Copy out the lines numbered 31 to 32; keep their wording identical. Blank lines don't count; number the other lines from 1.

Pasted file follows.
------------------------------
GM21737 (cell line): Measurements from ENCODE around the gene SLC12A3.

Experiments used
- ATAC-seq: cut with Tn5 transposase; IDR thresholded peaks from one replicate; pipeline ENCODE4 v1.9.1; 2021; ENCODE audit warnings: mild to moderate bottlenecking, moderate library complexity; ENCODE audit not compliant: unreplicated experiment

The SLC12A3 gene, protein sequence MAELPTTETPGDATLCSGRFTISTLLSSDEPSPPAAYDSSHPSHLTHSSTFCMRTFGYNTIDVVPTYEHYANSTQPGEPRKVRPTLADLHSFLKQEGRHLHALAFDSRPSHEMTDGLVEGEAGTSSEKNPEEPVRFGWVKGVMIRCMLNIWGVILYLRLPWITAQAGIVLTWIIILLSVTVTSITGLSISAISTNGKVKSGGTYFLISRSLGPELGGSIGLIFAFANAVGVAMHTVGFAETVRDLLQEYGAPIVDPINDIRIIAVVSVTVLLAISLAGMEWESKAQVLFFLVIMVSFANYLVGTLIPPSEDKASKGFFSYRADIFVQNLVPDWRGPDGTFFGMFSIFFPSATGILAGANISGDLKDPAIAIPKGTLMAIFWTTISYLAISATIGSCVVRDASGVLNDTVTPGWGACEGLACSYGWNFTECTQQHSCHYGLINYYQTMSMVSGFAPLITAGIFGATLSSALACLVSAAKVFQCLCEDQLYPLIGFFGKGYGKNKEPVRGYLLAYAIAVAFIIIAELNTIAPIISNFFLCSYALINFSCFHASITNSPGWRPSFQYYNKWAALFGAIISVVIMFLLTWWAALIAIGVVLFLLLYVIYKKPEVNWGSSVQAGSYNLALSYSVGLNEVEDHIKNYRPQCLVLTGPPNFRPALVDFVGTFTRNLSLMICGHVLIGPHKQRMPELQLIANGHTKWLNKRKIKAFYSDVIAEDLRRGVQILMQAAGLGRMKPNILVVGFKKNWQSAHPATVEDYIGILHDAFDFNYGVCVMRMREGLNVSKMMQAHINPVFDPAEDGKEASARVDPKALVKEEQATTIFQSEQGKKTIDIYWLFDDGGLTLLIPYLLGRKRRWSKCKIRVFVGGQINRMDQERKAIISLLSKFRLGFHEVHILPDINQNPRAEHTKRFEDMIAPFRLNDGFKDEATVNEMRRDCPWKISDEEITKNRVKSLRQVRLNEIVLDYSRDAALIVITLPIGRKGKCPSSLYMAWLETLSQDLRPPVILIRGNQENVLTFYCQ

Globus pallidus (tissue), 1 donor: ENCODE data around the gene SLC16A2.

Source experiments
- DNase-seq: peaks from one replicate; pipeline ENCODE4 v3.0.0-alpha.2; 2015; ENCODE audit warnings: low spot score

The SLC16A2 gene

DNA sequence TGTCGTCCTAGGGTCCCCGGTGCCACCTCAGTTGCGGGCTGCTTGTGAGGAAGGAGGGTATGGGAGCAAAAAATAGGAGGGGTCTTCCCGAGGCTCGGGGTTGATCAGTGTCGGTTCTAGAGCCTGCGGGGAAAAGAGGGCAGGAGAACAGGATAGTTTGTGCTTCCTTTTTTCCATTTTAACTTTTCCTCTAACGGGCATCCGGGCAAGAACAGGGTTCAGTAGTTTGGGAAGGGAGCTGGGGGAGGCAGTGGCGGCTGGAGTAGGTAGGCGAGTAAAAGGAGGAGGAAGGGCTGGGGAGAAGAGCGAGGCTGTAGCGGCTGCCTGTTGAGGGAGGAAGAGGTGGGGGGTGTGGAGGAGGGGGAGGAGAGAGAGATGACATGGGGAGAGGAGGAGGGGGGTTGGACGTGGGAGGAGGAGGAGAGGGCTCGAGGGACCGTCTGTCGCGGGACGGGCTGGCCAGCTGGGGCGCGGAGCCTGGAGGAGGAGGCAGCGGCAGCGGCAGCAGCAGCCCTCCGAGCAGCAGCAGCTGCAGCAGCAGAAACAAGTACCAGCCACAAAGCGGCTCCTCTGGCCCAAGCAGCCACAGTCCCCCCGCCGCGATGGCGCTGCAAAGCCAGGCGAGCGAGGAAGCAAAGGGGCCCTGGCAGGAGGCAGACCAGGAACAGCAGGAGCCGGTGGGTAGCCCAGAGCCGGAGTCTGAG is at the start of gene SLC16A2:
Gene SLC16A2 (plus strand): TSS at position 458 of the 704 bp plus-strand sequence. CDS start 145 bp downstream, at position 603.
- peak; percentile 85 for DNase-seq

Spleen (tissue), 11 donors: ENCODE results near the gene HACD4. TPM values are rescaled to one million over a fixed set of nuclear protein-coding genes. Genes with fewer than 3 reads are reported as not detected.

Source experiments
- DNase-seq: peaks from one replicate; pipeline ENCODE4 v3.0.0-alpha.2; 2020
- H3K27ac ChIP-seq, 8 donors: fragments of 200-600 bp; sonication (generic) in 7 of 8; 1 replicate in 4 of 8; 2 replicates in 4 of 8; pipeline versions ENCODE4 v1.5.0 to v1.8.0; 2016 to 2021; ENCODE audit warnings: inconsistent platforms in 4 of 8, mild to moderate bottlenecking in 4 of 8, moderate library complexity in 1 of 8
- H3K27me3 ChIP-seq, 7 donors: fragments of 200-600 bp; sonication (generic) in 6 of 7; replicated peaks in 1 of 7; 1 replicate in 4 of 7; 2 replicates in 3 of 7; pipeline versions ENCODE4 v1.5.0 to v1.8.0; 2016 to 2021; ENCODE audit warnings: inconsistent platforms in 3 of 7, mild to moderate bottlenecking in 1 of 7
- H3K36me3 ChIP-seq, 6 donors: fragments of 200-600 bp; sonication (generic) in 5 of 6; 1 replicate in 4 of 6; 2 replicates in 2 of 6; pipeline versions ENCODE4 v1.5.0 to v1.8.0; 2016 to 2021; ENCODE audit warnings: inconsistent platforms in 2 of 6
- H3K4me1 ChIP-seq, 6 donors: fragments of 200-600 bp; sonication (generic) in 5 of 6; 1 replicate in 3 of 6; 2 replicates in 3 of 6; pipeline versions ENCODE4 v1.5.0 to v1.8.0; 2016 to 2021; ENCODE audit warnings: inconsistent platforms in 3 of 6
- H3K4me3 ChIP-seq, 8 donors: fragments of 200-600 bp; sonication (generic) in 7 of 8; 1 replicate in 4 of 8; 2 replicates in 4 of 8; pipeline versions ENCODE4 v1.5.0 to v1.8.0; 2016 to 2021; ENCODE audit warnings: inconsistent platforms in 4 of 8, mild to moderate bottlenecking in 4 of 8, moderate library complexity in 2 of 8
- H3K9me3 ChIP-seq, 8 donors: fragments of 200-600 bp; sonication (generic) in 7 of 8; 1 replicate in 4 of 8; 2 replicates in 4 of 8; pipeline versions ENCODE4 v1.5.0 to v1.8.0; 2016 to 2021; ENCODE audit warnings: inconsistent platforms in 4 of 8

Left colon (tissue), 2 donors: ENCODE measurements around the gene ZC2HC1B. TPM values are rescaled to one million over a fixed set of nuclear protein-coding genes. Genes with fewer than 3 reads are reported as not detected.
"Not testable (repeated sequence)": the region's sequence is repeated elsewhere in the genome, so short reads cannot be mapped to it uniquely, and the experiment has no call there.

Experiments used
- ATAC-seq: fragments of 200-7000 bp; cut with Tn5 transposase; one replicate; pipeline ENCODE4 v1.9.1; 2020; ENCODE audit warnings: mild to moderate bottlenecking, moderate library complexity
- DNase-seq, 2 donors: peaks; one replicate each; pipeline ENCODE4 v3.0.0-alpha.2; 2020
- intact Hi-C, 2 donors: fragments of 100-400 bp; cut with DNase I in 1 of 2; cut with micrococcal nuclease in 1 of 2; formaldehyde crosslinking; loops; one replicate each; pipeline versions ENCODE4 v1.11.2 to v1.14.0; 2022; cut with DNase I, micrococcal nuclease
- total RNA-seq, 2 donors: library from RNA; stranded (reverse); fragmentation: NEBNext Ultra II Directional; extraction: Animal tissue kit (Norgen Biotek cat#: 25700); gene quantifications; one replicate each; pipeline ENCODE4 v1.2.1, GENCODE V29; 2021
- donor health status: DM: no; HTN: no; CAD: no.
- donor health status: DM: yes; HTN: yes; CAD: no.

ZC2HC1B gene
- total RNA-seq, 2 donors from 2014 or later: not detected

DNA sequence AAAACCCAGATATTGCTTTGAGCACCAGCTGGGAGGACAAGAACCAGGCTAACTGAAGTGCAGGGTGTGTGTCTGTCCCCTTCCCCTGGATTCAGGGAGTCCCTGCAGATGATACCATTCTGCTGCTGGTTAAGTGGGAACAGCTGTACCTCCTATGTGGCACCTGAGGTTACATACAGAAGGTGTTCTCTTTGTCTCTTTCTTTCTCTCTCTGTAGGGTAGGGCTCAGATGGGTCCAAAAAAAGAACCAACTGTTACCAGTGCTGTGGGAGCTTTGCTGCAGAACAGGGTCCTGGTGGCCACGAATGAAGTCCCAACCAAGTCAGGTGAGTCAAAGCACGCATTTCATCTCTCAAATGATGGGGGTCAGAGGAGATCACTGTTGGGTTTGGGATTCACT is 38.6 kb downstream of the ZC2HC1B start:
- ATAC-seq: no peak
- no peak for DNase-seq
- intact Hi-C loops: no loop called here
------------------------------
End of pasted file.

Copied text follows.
- total RNA-seq, 2 donors from 2014 or later: not detected

DNA sequence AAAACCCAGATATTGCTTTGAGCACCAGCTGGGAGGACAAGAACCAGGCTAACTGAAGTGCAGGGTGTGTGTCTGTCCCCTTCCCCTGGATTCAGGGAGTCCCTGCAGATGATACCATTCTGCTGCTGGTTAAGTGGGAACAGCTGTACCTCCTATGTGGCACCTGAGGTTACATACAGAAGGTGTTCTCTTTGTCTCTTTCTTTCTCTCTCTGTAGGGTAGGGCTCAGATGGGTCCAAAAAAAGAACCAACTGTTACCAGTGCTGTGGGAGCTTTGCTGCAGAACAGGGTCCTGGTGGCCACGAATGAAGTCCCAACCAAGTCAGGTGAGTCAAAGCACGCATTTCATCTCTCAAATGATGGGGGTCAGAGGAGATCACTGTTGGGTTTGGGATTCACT is 38.6 kb downstream of the ZC2HC1B start: